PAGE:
Theresa (Terri) Marie Schindler was born on December 3, 1963, to Mary and Robert Schindler. Terri grew up in Pennsylvania, and by all accounts had a normal, happy childhood. After graduating from high school, Terri enrolled in Bucks County Community College where she met Michael Schiavo in 1982. Two years later, on November 10, 1984, the two were married. When Terri’s parents moved to Florida in 1986, the couple followed.
In the early morning of February 25, 1990, Terri Schiavo collapsed in the hallway of her St. Petersburg, Florida apartment. Michael called 9-1-1 immediately, but by the time first responders arrived on the scene, Terri was face down, not breathing, and had no pulse. Paramedics attempted to resuscitate her while rushing her to the hospital. The cause of Terri’s collapse was determined to be cardiac arrest. Her medical chart contained a note that "she apparently has been trying to keep her weight down with dieting by herself, drinking liquids most of the time during the day, and drinking about 10–15 glasses of iced tea." She was diagnosed as suffering from hypokalemia, or extremely low potassium levels which can cause heart rhythm abnormalities, including sudden arrhythmia death syndrome. It was also thought that Terri may have been bulimic, another possible cause of low potassium levels.
Although emergency responders were able to resuscitate Terri, she never regained consciousness. The loss of oxygen to her brain during the time prior to being resuscitated caused damage to her brain. After two and a half months without improvement, her diagnosis was changed to that of a persistent vegetative state.
At this point, Terri was being kept alive by artificial means. From that point forward, decisions had to be made regarding Terri’s medical care by someone other than Terri. Initially, her husband Michael was appointed as her legal guardian. Terri’s parents did not object. In fact, Michael lived with Terri’s parents for several months following Terri’s heart attack. Unfortunately, the period of harmony between Terri’s husband and her parents did not last long.
In 1998, Michael filed a petition with the court asking to disconnect Terri’s feeding tube. Terri’s parents opposed the removal of her feeding tube. Because Terri had never formally expressed her wishes with regard to end-of-life treatment, nor had she appointed an Agent to make decisions for her, an epic legal battle began that ripped her family apart. Ultimately, the Schiavo case involved 14 appeals and numerous motions, petitions, and hearings in the Florida courts; five suits in federal district court; extensive political intervention at the levels of the Florida state legislature, Florida Governor, U.S. Congress, and U.S. President; and repeated refusals to hear the case by the U.S. Supreme Court.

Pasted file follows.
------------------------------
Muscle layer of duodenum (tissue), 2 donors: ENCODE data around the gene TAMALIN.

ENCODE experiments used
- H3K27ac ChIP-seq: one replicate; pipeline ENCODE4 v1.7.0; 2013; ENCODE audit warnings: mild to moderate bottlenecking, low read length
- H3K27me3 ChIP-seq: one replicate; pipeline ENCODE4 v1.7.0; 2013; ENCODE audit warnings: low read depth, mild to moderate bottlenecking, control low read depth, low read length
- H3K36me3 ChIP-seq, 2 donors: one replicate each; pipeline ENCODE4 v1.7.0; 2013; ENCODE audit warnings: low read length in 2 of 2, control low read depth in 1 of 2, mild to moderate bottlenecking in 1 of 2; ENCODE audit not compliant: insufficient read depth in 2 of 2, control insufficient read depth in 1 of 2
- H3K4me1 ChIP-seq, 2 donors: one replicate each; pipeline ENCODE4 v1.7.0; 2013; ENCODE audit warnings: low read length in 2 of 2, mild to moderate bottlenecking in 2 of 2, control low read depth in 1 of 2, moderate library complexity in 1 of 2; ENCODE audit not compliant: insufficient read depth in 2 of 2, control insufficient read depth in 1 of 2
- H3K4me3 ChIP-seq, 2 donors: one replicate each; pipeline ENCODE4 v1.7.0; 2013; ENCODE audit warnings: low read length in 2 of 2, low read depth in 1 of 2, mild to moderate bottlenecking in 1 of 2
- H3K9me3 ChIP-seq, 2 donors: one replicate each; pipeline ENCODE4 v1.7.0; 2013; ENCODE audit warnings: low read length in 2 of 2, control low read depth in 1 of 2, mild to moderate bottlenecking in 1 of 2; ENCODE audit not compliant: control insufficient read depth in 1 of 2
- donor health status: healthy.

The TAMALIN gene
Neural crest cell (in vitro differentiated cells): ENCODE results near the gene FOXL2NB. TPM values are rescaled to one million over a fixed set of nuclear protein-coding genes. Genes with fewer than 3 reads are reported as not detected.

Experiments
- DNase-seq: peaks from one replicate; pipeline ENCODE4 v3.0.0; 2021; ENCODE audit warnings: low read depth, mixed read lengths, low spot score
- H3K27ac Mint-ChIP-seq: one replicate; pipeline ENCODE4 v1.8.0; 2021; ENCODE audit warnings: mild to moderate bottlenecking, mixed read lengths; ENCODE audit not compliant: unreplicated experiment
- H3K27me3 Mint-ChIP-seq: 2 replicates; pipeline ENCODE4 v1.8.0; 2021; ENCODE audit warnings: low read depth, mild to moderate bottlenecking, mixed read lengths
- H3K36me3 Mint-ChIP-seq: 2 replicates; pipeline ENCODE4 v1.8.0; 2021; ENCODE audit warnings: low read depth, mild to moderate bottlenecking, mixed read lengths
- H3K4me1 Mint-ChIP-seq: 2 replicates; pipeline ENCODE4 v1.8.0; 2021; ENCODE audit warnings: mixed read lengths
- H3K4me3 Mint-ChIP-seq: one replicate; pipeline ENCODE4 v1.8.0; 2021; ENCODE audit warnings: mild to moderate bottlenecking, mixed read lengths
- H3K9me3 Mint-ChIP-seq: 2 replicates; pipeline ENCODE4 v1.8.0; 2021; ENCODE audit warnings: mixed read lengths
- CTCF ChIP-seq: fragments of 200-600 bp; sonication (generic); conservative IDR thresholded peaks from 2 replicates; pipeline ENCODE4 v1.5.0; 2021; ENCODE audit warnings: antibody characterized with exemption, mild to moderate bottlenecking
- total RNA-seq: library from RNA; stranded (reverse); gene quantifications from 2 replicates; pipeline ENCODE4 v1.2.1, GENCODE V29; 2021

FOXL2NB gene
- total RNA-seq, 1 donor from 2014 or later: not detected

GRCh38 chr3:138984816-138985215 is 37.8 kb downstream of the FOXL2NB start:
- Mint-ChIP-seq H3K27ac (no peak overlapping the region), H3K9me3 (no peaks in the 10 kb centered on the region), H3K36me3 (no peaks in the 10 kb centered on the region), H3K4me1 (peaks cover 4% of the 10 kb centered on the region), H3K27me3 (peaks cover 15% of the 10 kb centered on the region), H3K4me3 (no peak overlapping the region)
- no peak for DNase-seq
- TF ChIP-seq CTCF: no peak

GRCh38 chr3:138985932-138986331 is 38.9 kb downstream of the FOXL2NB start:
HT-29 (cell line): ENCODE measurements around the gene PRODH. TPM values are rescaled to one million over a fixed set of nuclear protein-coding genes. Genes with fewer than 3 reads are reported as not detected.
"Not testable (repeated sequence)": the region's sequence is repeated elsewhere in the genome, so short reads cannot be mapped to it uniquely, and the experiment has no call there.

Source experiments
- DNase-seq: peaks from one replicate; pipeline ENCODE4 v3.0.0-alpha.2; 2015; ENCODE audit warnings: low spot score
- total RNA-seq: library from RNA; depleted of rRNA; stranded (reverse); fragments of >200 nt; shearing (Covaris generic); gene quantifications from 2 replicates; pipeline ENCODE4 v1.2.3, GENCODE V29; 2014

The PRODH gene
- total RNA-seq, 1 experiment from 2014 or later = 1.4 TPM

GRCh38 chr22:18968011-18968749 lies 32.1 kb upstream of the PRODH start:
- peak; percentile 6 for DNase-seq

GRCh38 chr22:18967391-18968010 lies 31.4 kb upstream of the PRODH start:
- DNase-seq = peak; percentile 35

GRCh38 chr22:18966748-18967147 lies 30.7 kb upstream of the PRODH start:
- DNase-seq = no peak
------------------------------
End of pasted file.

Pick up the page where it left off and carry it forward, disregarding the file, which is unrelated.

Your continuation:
One court ordered Terri’s feeding tube removed in 2001, only to have it replaced two days later pursuant to an order from another court. It was removed again in 2003, only to be reinserted yet again pursuant to a hastily passed law. The third time Terri’s feeding tube was removed it almost resulted in a confrontation between state and federal law enforcement officers. Ultimately, however, Terri passed away on March 31, 2005.
The Terri Schiavo case became a national test case for both sides of the pro-life/right-to-die movements. It tore apart not just a family, but the nation, too, as many people chose sides. The saddest part of all is it could have all been avoided if Terri Schiavo simply had executed an advance directive prior to her collapse.
Most states recognize two types of advance directives. One is commonly referred to as a “Living Will” and allows you to make end-of-life health care decisions now. For example, if you do not wish to be kept alive through the use of artificial breathing machines or artificial feeding methods, you can expressly declare that in your advanced directive. Conversely, if you do wish to be kept alive, you can state that as well. The other common type of advance directive allows you to appoint a health care “Agent” to make decisions for you if you cannot make them yourself because of your own incapacity. When properly drafted and executed, an advance directive is legally binding and must be honored. Had Terri Schiavo executed either type of advance directive prior to her collapse, her wishes would have been clear and would have been honored without the need for the financial and emotional toll of litigation.
To prevent putting your loved ones through turmoil, and to ensure your wishes are honored if you are ever in Terri’s position, consult with your estate planning attorney about executing an advance directive as soon as possible.